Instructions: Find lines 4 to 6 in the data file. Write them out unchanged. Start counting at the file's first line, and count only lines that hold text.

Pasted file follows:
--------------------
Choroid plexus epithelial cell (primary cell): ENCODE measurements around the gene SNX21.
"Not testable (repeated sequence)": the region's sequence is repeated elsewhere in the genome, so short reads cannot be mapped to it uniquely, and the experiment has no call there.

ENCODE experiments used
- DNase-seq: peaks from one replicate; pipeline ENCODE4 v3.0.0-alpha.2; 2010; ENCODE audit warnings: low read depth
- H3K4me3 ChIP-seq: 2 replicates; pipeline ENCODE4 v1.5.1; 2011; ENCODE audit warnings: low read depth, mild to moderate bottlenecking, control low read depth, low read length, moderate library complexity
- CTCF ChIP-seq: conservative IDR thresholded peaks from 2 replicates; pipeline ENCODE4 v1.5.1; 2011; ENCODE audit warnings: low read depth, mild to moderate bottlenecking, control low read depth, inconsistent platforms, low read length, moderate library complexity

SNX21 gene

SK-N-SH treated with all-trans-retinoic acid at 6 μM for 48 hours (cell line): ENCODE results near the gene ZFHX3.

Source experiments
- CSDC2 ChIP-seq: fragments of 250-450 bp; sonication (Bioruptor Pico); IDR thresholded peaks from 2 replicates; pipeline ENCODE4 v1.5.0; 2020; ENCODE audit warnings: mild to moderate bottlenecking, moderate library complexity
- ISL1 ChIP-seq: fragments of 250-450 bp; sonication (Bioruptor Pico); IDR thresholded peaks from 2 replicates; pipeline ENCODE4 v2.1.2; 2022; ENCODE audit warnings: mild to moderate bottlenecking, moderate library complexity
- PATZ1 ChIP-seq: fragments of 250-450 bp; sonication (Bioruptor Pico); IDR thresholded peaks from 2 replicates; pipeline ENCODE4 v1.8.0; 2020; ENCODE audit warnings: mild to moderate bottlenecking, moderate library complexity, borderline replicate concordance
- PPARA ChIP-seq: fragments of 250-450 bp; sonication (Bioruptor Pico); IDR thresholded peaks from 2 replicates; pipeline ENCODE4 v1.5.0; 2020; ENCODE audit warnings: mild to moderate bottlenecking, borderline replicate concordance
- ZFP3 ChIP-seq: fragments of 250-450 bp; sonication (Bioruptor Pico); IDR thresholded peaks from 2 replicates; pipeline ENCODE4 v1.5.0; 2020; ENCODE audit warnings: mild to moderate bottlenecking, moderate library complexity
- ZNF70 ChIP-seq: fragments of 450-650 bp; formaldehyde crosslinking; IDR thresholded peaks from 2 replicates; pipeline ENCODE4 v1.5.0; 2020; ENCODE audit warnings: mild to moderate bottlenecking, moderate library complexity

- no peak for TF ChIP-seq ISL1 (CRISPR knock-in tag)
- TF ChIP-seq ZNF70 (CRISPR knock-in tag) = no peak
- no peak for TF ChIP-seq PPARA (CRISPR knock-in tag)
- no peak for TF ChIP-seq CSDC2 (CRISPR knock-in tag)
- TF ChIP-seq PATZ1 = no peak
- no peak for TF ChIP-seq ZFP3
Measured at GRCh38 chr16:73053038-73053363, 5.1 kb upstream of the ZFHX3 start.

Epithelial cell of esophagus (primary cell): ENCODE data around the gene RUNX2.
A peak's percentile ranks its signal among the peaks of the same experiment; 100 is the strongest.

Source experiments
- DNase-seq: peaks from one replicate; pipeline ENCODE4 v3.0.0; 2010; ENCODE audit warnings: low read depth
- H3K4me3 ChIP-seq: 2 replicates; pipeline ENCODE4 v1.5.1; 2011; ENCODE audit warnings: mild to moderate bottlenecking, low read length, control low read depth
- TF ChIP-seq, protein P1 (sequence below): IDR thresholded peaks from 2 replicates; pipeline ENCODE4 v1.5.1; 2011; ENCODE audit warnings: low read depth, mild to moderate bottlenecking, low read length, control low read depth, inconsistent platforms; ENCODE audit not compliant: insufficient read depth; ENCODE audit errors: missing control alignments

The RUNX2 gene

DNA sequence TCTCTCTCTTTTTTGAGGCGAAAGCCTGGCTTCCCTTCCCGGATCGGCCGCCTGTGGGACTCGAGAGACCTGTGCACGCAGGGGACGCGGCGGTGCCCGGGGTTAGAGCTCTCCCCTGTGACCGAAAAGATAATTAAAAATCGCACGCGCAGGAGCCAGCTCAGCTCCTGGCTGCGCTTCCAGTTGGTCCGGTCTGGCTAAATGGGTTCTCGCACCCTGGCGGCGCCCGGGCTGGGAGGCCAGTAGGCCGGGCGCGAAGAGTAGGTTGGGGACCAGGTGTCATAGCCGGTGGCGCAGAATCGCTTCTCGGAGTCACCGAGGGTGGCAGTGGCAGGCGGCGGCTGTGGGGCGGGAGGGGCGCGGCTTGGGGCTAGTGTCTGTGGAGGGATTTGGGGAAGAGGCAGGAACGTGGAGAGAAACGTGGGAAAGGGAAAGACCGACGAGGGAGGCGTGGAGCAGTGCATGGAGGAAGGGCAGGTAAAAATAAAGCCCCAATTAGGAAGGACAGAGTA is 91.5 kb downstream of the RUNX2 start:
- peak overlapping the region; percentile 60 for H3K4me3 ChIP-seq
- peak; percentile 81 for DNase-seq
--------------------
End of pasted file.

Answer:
- DNase-seq: peaks from one replicate; pipeline ENCODE4 v3.0.0-alpha.2; 2010; ENCODE audit warnings: low read depth
- H3K4me3 ChIP-seq: 2 replicates; pipeline ENCODE4 v1.5.1; 2011; ENCODE audit warnings: low read depth, mild to moderate bottlenecking, control low read depth, low read length, moderate library complexity
- CTCF ChIP-seq: conservative IDR thresholded peaks from 2 replicates; pipeline ENCODE4 v1.5.1; 2011; ENCODE audit warnings: low read depth, mild to moderate bottlenecking, control low read depth, inconsistent platforms, low read length, moderate library complexity